Wednesday, December 10, 2008

A Good Owl Year is Bad for Owls

Serious birders know that crashing rodent populations in the Arctic mean northern raptor species moving south for the winter to find sufficient prey sources. It was known early in the 2008 season that lemming and vole populations were not sustaining the snowy owl (Bubo scandiacus) populations in the north, and so sightings of the birds started to occur early and fairly often. Four or five reports from Ontario during October turned into multiple "snowies" as far south as Maryland by mid-November. Since then the numbers of sightings on the east coast have continued to increase. New Jersey has seen it's fair share and just yesterday another two sightings were recorded.

These owls are looking for habitat that resembles their Arctic homes. Tundra-like landscapes are perfect for these diurnal hunters, and the beaches in New Jersey that remain relatively undisturbed (I stress the word relatively) by encroaching development may become popular winter destinations for the snowy owl. Unfortunately most barrier islands along the Atlantic this far south have become heavily developed tourist areas, drawing large numbers of residents and visitors during the warmer months of the year. This leaves little habitable space for the birds, who must find places like Island Beach State Park and Sandy Hook National Recreation Area in order to survive.

Photo taken by David La Puma (c) 2004

Birders salivate at the chance to catch a glimpse or a photograph of one of these Arctic breeders. Rodent populations are somewhat unstable, and even in a down year with multiple sightings there is no guarantee any individual birder will be able to relocate the bird. So when there are this many snowy owls around it's considered a "good owl year". Unfortunately it's just the opposite for the birds. It's a bad year for them in terms of prey abundance. They have less food, which in turn means less energy. They need to fly further south than they're used to in order to find suitable habitat. That habitat may include dangerous roads, towers, and utility lines that contribute to bird mortality. Birders and other wildlife enthusiasts may flock to the area of a reported sighting putting even more stress on the birds. This is not to say all bird-watchers and nature lovers are only out to get a glimpse of a snowy owl and will stop at nothing to attain their goal. In fact, for the most part these groups (of which I am proudly apart of) are respectful and careful about how they approach and observe wildlife. As in any other group of people, however, there are a few bad apples. People willing to scare the bird and force it into flight again and again so they can get a closer look or capture a dramatic photograph are certainly around.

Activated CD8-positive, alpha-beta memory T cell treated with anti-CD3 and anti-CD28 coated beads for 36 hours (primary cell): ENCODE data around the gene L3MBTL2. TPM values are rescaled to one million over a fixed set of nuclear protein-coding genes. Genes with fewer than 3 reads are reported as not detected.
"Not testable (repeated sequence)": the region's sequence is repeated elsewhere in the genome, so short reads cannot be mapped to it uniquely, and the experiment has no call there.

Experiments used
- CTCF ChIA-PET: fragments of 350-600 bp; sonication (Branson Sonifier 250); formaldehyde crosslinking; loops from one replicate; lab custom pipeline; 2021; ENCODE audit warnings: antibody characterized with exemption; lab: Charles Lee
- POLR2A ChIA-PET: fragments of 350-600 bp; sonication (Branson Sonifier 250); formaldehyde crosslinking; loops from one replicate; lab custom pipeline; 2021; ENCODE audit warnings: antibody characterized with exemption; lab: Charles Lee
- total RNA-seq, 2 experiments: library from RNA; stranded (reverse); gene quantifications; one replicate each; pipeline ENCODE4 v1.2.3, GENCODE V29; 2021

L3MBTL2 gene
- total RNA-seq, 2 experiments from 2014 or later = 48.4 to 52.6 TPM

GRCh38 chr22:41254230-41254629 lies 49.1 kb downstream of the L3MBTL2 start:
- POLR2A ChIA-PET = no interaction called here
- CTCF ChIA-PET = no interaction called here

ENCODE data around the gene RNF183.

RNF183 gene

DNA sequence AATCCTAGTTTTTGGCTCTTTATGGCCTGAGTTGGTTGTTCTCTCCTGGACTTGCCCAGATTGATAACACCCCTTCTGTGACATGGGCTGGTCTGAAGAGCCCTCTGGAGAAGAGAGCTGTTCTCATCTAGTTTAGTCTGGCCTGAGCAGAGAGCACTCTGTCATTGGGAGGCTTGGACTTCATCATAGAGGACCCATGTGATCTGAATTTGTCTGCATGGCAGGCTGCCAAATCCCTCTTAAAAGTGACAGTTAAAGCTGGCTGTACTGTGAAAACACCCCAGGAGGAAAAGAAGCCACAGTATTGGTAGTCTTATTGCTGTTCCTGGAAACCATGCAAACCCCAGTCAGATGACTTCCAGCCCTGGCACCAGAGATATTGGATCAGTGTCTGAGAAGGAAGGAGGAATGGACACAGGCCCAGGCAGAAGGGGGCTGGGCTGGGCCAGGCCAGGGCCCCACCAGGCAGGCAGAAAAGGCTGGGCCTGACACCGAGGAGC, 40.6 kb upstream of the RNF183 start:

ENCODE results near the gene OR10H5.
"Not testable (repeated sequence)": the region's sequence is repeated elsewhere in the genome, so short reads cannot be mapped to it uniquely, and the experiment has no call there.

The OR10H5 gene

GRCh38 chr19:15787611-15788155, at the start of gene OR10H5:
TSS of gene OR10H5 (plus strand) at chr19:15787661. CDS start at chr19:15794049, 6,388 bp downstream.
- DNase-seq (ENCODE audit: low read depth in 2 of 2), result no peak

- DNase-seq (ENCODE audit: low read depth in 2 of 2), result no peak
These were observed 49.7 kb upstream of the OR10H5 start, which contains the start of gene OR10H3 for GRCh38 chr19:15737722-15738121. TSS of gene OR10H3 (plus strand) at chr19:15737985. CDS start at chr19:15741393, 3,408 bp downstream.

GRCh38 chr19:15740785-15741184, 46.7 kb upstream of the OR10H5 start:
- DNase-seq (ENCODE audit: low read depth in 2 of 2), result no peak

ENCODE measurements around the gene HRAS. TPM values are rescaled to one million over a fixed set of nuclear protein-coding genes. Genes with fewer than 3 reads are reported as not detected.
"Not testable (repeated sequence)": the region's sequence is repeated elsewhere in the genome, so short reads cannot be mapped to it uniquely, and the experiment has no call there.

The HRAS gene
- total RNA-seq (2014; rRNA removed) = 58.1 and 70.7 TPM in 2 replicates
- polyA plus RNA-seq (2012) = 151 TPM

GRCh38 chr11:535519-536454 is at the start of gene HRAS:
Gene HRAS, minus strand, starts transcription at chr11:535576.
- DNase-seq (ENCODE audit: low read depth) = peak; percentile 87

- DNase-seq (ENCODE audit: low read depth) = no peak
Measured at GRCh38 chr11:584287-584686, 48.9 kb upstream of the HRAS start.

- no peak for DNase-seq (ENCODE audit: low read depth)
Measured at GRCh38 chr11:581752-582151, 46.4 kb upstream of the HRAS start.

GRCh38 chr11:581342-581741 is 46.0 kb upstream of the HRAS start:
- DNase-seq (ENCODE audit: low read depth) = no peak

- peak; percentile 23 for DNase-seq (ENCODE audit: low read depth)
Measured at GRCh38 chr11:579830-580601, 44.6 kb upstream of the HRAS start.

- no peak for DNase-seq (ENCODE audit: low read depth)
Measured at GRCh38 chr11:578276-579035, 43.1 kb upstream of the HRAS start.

Being able to observe and appreciate these marvelous creatures is an important reason why so many people support environmental organizations, but education is an integral part of the process. If a bird seems startled or is changing its own behavior due to that of a person, the person is most likely too close. For some birds this distance can be very small. Chickadees will curiously fly to people to investigate. For some birds, though, the distance can be vast. This is usually the case for raptors like owls. They can see great distances and may notice people approaching from up to a mile (or perhaps even more) away. These birds are already under great stress and the added pressure of humans can spell trouble. Snowies have already died this year in Maryland and if trends continue more will suffer the same fate.

It is certainly possible to appreciate the beauty of nature and the fascinating ecology of wildlife without needlessly disturbing and harming it. Become educated on the animals you are watching, act respectfully, and remain aware of their behavior when trying to approach them.

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